One important lesson that I have learned during my student teaching experience is the importance of maintaining familiar rules, procedures, and classroom routines in the classroom. I believe that the first few days are crucial to setting up expectations that are understandable to both students and teachers. I believe that rules should be created on the first day of school with students so that students feel that their opinion is valued and that they are a part of the creators of the rules. If students help to create the rules, they will feel responsible for enforcing them, will respect them, and will understand why they are in place. Part of effective rules is that expectations are clear. Both rewards and consequences should be established in the classroom and should be equal for every student.
ASdklfjasd.jpgI have learned that maintenance of routines make students feel safe and calm in their learning environment. Clear expectations facilitates an organized learning environment and avoids chaos. Students need to feel comfortable in the classroom in order to enjoy coming to school and putting their best effort into their work. Knowing that their rules, procedures, and routines are always consistent will help them be organized, responsible, and calm individuals which will ensure the best possible learning environment for them.


One of the most important parts of teaching is planning and collaborating with administrators and teachers before instruction to ensure smooth transitions and to ensure common goals. I believe that team teaching requires extra communication, and it is important for the general education teacher to communicate with the special education teacher if a student is pulled out for instruction and is missing time in the classroom.

I also believe that student collaboration is extremely important. In order to become effective 21st century citizens, students need to develop social skills in cooperative learning groups. Students need to be exposed to differing personalities and beliefs and to utilize the strengths of their peers to work together toward a common goal. I use group work in many of my lesson plans to solidify topics that I am teaching. I think that facilitating small group work helps students connect with their peers and feel safer in their learning environment.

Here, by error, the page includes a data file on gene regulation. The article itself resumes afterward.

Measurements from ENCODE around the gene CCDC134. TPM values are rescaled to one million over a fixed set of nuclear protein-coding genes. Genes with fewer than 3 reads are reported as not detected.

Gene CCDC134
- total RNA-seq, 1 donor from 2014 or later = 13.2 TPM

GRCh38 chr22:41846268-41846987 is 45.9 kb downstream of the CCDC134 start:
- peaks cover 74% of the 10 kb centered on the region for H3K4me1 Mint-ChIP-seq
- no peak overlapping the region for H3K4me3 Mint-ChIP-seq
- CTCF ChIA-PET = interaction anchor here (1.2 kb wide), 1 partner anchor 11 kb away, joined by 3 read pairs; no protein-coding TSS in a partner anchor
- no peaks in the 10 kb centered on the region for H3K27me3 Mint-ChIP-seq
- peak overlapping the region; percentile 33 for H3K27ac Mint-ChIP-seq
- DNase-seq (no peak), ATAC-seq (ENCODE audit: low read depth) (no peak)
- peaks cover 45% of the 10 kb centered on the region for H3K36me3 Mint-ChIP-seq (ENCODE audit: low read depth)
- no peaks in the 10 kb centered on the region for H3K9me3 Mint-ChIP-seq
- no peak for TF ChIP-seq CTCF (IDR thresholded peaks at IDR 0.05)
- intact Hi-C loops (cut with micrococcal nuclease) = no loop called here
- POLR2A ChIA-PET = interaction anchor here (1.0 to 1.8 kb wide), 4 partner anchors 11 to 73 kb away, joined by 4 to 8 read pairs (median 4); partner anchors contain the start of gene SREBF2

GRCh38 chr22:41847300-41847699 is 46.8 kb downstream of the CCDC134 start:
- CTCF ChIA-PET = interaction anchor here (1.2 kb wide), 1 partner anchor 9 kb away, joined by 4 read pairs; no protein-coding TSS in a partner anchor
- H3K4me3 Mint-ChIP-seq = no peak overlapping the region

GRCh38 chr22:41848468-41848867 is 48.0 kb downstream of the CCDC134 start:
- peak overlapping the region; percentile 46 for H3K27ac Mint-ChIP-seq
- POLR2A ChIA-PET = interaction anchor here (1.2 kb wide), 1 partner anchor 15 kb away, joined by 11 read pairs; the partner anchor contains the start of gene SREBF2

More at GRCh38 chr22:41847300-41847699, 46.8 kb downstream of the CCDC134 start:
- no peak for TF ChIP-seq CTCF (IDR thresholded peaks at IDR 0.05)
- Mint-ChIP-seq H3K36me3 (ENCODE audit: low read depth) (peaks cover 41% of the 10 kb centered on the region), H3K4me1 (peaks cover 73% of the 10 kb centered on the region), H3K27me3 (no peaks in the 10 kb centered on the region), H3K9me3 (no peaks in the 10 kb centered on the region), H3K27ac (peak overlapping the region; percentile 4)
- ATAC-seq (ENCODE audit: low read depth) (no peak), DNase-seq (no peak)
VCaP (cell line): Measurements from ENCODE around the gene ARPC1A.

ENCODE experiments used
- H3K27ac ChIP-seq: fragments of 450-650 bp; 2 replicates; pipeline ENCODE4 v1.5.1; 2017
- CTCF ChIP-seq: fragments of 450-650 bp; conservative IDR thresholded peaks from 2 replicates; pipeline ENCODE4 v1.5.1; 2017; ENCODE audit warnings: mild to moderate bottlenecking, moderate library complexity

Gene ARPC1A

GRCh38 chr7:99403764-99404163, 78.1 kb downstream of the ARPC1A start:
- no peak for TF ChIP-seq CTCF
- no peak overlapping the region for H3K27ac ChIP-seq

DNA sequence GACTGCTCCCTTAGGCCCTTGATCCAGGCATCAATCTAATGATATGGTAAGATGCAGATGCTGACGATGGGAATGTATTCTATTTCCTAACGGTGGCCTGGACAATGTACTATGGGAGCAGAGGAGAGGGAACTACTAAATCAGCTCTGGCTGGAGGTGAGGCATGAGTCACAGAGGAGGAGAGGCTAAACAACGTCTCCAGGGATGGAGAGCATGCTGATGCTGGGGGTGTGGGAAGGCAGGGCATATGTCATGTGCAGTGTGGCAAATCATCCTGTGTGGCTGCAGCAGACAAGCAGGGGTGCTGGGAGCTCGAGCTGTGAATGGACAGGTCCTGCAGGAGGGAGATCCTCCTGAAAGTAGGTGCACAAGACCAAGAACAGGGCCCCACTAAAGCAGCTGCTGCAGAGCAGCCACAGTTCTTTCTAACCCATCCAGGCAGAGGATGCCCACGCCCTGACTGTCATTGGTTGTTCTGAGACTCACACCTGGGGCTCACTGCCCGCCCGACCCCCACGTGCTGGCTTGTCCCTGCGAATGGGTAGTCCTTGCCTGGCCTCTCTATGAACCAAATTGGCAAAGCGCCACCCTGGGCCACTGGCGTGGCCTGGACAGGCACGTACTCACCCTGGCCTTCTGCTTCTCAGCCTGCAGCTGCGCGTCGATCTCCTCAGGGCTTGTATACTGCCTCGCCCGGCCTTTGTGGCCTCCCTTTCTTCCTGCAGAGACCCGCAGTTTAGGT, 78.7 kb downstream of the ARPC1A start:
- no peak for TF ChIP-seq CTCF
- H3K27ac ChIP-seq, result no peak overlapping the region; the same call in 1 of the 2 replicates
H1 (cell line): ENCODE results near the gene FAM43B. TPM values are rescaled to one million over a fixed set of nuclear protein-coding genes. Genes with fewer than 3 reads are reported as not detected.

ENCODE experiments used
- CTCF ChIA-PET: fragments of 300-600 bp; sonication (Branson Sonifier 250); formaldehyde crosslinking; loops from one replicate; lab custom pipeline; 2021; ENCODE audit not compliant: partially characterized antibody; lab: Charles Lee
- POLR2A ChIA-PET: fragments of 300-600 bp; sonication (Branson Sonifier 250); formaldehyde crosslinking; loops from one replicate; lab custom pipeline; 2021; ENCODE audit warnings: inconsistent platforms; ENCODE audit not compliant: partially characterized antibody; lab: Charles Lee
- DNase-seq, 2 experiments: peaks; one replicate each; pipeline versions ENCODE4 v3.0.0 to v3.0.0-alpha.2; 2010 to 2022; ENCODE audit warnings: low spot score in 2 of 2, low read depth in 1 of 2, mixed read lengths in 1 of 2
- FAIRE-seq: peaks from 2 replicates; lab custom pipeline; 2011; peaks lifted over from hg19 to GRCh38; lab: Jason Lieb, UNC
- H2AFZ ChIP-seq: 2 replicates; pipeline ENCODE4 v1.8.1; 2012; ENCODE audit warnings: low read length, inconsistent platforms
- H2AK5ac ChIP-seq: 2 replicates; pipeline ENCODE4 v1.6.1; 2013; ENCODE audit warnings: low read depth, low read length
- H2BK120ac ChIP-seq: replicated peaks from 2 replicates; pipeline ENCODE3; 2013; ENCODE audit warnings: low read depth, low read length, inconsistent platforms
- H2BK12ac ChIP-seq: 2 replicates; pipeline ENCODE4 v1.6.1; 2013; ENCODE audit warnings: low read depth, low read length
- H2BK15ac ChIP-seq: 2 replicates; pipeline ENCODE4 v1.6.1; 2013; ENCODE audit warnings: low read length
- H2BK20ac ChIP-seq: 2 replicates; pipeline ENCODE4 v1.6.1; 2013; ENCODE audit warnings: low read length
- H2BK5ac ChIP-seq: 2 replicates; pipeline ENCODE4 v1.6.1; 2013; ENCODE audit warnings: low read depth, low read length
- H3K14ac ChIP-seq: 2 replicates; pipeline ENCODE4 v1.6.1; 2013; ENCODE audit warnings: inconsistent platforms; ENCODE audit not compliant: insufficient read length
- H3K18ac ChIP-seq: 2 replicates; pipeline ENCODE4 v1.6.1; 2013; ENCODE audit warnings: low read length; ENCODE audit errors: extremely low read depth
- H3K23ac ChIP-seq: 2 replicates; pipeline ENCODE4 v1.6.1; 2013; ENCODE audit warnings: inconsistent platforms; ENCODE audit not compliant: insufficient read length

Learning Centers:

I believe that an excellent way of solidifying different skills in a unit of study is through cooperative learning stations. I believe that stations are efficient and hold student interest if organized in an efficient way through smooth transitions. For example, in addition to small reading groups, students could study a book that they are reading by moving through learning stations that target different skills. For example, each station could address a different reading strategy. There could be eight stations total, each focusing on a different group of skills: for example, fluency, comprehension, summarizing, sequencing, comparing/contrasting, predicting, inferencing, and distinguishing fact from opinion. With stations, teachers can use formative assessment to distinguish students' specific strengths and weaknesses.


Students should have technology incorporated into their learning experiences, because in the 21st century, technology skills are essential to functioning effectively in most jobs. Students should continue practicing their typing skills. I encourage Type to Learn, and also typing final copies of papers that they write in the classroom. I also can bring my own skills in Microsoft Word, PowerPoint, and Excel to help students refine their own skills. PowerPoints are a great way for students to practice using technology to organize presentations while practicing oral presentation skills. I aim to incorporate technology into my classroom naturally and smoothly so that it augments students' experiences in the classroom. Take a look at my Prezi lesson plan on google maps